Category: UX advice / Research articles
It’s a great idea: conversations encourage people to open up and allow you to get great material you hadn’t considered beforehand. It’s even better when you can take an hour or so and do it in their own surroundings so they feel comfortable.
Sadly, a conversation isn’t always how interviews are able to go.
I’ve been involved in projects where we’ve had to interview quite senior and busy people located in different parts of the world. As a result the best you can usually get with them is a 30 minute phone call.
This means you start by being time limited. Already this makes it harder to have a flowing conversation with them. That also doesn’t account for any time lost to technical problems and getting calls started on time.
The other problem with senior/expert folk in their field is they can be very good at talking about what they want to talk about. In my experience people who have worked in an industry for a long time tend to have lots of stories to tell and will regularly go off on tangents.
You can quite easily spend half an hour having an engaging and interesting conversation but when you look back at your questions you can realise that none of them got answered. If every interviewee dominates the time like this you can end up with a set of interviews that cover all sorts of different topics and no thread between them.
Also many projects have certain things you set out to understand about your users. If you don’t get the answers to them then you can be left more confused rather than enlightened about the direction your work should take.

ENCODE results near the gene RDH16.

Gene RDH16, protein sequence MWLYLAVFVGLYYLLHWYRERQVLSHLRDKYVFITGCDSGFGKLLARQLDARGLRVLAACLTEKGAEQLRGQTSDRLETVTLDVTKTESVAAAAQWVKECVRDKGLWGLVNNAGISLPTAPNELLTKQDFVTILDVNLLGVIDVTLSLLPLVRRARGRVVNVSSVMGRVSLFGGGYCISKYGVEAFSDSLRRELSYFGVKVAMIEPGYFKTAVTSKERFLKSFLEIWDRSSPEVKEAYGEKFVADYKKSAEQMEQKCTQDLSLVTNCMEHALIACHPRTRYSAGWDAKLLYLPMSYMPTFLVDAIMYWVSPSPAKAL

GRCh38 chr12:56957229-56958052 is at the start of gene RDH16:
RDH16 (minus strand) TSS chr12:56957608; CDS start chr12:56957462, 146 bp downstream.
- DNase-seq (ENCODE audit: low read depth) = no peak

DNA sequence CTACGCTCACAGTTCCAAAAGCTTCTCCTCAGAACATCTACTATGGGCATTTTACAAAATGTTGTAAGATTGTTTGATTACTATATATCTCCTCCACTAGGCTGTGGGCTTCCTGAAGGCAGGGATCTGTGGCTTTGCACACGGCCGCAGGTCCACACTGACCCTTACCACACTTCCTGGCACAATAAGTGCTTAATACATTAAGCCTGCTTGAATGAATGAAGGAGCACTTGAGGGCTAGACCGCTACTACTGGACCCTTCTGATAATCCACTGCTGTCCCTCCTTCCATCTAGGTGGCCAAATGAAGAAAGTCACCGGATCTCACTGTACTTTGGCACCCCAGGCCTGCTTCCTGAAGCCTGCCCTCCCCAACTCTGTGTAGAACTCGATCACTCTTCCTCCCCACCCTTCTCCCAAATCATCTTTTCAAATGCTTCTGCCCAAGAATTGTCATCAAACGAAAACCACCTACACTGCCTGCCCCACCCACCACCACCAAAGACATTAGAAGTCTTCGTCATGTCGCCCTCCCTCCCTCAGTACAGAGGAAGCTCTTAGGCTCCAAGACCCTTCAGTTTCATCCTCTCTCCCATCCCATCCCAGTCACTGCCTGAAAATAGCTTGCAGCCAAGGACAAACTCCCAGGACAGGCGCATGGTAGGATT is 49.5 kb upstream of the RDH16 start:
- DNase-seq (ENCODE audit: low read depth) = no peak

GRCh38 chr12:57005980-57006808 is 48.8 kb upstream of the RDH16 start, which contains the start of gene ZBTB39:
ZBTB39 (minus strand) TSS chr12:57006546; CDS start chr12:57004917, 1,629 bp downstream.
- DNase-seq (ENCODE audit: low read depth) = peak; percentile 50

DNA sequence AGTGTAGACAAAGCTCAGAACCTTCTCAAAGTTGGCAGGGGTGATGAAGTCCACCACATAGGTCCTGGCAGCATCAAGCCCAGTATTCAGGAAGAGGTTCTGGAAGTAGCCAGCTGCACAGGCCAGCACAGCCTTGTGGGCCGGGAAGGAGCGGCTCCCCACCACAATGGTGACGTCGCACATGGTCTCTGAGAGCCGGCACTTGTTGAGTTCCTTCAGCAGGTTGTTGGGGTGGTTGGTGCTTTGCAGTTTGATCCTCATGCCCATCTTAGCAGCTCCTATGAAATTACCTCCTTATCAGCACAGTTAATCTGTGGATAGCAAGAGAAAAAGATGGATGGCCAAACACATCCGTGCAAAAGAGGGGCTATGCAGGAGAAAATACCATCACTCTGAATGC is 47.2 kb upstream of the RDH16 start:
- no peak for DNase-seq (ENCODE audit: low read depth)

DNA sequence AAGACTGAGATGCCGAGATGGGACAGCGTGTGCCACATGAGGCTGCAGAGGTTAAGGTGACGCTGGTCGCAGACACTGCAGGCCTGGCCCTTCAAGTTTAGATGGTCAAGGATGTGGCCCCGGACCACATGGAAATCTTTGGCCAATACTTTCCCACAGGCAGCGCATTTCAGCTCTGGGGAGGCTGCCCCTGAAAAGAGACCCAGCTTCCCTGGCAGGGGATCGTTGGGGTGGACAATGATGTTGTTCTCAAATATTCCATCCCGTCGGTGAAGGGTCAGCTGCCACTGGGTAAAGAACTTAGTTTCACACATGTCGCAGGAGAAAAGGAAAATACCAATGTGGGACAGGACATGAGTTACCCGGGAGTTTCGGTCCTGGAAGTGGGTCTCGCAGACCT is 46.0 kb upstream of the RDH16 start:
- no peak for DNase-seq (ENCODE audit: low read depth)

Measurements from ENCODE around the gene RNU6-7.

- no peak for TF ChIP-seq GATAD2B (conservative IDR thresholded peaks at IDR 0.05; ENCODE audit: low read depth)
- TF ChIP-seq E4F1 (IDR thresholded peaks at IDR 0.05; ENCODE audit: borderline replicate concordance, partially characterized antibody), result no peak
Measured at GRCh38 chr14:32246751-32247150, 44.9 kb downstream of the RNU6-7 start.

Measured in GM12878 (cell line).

To solve this issue you’re going to have to limit the amount of conversation and step in as a facilitator to get what you need. Of course doing this too much will risk a series of closed questions which can be equally unhelpful, so there’s a technique you can employ.
You can probably work out from the name how to do it. You start with open-ended questions (like ‘tell me about how you work in this area?’) and allow the interviewee to answer how they want to but as the clock ticks on you narrow things down. From about halfway through the interview you can use more closed and targeted questions (such as ‘what stops you from using solution x?’) to ask the things for which you need answers.
If the open part of the interview is working and your interviewee is staying on track with answers that aren’t too rambling then you may not need to do much. However if they’re not then don’t be afraid to step in. There can be an element of trepidation in interrupting a confident, authoritative voice but remember it’s your project and as long as you’re not rude they should understand that their role is to help you out.
When I’ve taught user research and told students to aim for more of a conversation, I’ve noticed they can then be afraid to facilitate the interview. Sometimes they’re worried that they might bias things too much. That’s why a funnel technique can work well: you give the interviewee a chance to cover things in their words before moving to get what you need. Ideally your closed questions should be inspired by the early answers they’ve given.
Doing an interview in half an hour can be a challenge so don’t overfill your discussion guide with questions. Make sure you’ve identified the key things you’re looking to understand so if nothing else, you get answers to them. Always respect their schedule and wrap your interviewee up in the time you’ve agreed—let them decide if they’re willing to run over the time and talk further—even if this means skipping a question or two.
It’s amazing how often once you get people going they can be keen to keep talking (especially on a topic that they love). This can be a good chance to open the funnel back up and let the interview become more of a conversation again, so you get unexpected nuggets of information that they choose to bring up.
If you need a bit of help putting together an interview script or discussion guide, then take a look at this template.
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